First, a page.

Killarney saves ancient fish from extinction

A KILLARNEY habitat has prevented a rare and ancient native fish from becoming Queensland's first freshwater species lost to climate change.

The river blackfish was successfully introduced to Adjinbilly Creek in July by the Department of Environment and science.

Principal scientist Jonathan Marshall the cold-water fish were widely distributed millions of years ago when the climate was cold and wet, but have faced increased pressure from rising temperatures and dry creeks.

"It's now only the second population of the threatened species to exist in Queensland," Dr Marshall said.

"Before last week, river blackfish were known from only one stream in Queensland. Now, they occupy two."

In February, a team of ecologists captured 50 river blackfish from Spring Creek in the upper Condamine River catchment, where water had almost stopped flowing due to drought.

The fish were housed in a specialised aquaculture 'ark' until conditions improved.

"This is a significant step towards re-establishing the natural range of blackfish and will greatly aid in the ongoing conservation of the species," Dr Marshall said.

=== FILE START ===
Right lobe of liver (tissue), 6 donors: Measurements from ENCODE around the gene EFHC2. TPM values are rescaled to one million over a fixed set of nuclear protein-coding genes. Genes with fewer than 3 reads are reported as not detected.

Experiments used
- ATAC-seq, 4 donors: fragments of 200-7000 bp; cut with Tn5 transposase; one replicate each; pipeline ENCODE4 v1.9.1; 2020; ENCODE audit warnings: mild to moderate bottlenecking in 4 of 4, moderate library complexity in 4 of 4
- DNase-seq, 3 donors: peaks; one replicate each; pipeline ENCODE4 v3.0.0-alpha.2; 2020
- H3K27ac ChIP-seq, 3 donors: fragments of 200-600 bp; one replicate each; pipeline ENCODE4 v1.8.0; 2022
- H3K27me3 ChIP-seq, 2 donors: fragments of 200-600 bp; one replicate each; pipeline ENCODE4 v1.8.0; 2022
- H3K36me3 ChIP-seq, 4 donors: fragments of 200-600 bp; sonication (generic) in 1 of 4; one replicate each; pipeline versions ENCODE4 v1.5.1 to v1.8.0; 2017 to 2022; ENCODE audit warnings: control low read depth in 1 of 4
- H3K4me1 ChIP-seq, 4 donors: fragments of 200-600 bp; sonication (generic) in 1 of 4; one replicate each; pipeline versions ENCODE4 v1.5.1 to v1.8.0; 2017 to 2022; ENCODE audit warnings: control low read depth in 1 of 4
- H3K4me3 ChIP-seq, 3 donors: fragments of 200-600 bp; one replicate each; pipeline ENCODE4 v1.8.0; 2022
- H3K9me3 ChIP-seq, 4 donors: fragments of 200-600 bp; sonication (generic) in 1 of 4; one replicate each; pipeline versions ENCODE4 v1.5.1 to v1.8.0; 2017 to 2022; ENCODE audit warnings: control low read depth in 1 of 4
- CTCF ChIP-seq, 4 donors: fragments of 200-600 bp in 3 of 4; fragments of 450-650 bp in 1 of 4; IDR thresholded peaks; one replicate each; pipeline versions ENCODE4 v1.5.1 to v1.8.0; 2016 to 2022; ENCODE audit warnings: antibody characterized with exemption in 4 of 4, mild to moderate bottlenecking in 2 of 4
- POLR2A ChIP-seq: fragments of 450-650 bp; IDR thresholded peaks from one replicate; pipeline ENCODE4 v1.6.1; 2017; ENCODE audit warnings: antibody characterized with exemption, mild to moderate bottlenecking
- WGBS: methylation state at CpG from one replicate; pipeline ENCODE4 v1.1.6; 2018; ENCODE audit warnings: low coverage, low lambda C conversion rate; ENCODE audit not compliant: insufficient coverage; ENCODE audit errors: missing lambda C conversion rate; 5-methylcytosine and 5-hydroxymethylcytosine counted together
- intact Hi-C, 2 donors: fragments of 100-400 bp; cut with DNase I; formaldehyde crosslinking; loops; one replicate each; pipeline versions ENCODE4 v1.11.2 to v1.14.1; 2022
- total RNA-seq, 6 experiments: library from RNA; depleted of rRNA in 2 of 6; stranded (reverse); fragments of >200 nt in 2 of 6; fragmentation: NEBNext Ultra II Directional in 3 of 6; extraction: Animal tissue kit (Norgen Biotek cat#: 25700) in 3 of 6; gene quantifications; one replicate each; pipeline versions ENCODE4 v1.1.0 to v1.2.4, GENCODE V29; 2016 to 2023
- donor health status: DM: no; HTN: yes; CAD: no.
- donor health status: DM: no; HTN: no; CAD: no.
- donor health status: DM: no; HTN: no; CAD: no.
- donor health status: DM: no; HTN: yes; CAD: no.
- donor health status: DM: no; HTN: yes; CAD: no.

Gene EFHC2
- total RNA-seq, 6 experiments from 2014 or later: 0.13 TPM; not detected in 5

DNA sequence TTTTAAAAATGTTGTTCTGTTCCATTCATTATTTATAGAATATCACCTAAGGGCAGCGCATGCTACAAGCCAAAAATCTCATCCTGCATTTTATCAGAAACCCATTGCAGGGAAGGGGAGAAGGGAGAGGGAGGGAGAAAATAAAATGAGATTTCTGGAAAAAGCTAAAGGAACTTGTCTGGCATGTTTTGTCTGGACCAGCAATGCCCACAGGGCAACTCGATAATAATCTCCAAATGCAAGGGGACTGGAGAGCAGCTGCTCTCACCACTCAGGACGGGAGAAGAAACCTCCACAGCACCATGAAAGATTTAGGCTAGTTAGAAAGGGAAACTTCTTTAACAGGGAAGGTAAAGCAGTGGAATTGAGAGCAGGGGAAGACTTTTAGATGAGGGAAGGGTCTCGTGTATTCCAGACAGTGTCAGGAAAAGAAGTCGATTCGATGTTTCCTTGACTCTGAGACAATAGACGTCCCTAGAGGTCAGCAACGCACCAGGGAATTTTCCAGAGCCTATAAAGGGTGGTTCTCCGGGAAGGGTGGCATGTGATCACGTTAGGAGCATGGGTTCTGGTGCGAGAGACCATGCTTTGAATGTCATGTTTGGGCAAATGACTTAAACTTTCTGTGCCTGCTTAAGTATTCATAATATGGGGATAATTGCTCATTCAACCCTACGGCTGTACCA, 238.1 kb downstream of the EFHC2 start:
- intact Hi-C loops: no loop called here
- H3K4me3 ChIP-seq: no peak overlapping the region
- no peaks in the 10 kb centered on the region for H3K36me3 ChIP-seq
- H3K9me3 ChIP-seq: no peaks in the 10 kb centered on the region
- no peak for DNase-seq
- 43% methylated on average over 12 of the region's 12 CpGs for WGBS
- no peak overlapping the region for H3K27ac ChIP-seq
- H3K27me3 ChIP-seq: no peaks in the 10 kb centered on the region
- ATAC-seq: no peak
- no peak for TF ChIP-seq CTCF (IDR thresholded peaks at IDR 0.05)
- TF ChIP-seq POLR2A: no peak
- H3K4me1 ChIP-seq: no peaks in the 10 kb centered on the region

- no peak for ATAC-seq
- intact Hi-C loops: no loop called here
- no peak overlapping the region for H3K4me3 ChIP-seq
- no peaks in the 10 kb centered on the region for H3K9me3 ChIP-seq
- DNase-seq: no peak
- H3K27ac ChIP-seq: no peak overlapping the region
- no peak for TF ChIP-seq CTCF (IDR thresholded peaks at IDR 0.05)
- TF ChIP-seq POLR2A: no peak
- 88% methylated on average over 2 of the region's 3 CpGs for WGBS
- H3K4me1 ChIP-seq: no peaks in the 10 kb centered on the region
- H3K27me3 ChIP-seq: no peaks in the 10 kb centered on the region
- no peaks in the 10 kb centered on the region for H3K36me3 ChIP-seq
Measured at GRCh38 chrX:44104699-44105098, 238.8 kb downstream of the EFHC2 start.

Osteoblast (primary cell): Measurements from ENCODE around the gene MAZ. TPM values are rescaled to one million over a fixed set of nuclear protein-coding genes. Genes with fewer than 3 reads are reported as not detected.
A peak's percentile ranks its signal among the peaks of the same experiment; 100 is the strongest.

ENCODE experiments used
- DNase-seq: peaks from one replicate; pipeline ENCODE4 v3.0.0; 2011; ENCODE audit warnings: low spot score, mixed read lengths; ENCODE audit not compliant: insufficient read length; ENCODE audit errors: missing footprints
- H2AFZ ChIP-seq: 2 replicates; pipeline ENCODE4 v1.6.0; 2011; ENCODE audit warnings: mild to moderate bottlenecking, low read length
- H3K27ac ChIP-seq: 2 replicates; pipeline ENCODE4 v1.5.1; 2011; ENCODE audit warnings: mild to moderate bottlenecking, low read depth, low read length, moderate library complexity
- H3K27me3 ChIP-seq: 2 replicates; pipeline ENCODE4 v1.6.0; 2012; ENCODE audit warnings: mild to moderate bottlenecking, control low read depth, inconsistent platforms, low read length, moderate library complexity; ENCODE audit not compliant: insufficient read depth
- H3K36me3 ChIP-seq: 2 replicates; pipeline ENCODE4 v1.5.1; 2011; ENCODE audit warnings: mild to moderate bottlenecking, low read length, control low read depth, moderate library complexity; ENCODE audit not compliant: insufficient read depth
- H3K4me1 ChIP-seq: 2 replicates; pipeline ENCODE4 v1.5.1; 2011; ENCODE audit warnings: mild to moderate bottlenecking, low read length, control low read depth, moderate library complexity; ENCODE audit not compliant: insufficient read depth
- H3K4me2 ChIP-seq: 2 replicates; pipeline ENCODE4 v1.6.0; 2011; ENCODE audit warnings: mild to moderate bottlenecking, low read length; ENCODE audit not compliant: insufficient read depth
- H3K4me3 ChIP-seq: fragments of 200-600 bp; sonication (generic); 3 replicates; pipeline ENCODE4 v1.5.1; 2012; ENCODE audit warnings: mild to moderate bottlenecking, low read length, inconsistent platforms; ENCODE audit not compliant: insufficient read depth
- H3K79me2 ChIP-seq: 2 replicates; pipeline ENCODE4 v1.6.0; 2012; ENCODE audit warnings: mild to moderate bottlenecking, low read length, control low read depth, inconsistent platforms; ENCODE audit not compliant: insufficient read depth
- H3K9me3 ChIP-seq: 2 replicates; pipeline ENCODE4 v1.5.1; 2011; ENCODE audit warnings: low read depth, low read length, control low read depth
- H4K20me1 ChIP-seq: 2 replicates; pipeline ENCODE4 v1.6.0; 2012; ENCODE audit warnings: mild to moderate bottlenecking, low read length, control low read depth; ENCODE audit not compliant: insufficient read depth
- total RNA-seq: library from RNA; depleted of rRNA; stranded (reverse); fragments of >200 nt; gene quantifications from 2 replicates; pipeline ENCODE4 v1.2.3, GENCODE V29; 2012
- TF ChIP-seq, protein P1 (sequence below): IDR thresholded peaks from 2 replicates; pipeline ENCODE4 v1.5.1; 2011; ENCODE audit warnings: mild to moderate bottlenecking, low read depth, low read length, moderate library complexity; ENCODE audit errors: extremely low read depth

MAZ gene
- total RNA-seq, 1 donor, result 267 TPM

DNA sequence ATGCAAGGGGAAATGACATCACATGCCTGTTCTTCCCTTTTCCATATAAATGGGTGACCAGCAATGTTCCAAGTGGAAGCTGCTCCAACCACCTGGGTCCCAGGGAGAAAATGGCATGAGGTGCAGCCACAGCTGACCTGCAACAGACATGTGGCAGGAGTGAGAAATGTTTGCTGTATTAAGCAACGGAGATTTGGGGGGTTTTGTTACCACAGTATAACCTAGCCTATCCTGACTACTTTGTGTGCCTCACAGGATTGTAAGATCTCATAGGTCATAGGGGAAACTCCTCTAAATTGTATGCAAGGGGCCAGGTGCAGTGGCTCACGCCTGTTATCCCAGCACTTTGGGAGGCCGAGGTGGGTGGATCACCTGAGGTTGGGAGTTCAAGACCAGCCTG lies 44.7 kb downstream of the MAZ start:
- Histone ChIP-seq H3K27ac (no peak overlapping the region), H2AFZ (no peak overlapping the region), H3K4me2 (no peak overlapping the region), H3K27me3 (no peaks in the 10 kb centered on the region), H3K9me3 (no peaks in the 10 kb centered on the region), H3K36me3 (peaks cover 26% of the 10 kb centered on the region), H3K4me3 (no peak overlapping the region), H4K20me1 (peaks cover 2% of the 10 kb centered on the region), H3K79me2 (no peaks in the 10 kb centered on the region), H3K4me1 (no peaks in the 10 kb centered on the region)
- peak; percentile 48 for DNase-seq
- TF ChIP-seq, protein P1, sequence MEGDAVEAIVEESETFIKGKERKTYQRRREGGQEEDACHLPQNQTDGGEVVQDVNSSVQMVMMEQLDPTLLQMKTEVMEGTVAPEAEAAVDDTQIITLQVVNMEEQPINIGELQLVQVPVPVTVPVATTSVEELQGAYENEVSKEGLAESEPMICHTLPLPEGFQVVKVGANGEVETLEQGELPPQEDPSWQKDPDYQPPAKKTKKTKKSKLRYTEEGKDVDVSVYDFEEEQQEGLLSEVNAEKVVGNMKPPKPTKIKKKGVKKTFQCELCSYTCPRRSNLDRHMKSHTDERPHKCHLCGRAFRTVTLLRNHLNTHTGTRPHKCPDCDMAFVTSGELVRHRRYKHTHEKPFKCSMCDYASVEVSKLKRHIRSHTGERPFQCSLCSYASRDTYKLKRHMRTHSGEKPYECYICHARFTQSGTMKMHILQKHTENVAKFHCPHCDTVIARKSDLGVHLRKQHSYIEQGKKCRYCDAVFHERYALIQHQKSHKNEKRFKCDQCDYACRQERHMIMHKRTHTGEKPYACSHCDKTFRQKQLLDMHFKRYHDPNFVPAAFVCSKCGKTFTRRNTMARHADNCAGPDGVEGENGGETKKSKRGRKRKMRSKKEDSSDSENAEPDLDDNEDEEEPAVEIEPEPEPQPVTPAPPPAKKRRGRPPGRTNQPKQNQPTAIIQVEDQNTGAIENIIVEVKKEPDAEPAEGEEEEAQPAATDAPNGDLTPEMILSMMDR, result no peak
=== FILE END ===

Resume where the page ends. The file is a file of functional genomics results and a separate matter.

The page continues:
"It is the first blackfish restocking project ever attempted in Queensland, and I congratulate the team involved in this successful project.

Adjinbilly Rainforest Retreat owner Tony Hoopmann said the reintroduction of blackfish supported local conversation efforts.

"The guests who visit our retreat are fascinated by the crayfish and other animals that survive throughout the Gondwana Rainforest. The blackfish are an amazing example of how these animals have survived over tens of thousands of years," he said.

Kim Charles, member of the Githabul people, too vouched support for the project.

"The proactive scientific approach was most interesting, fresh and sensible. Rare native fish were removed from danger, then reintroduced back to country," she said.

"It's encouraging to know that the species is protected, along with our culture through the ability to share knowledge in a cooperative and mutually respective way."

Griffith University, James Cook University and Jardini Pty Ltd also participated in the DES rescue mission.

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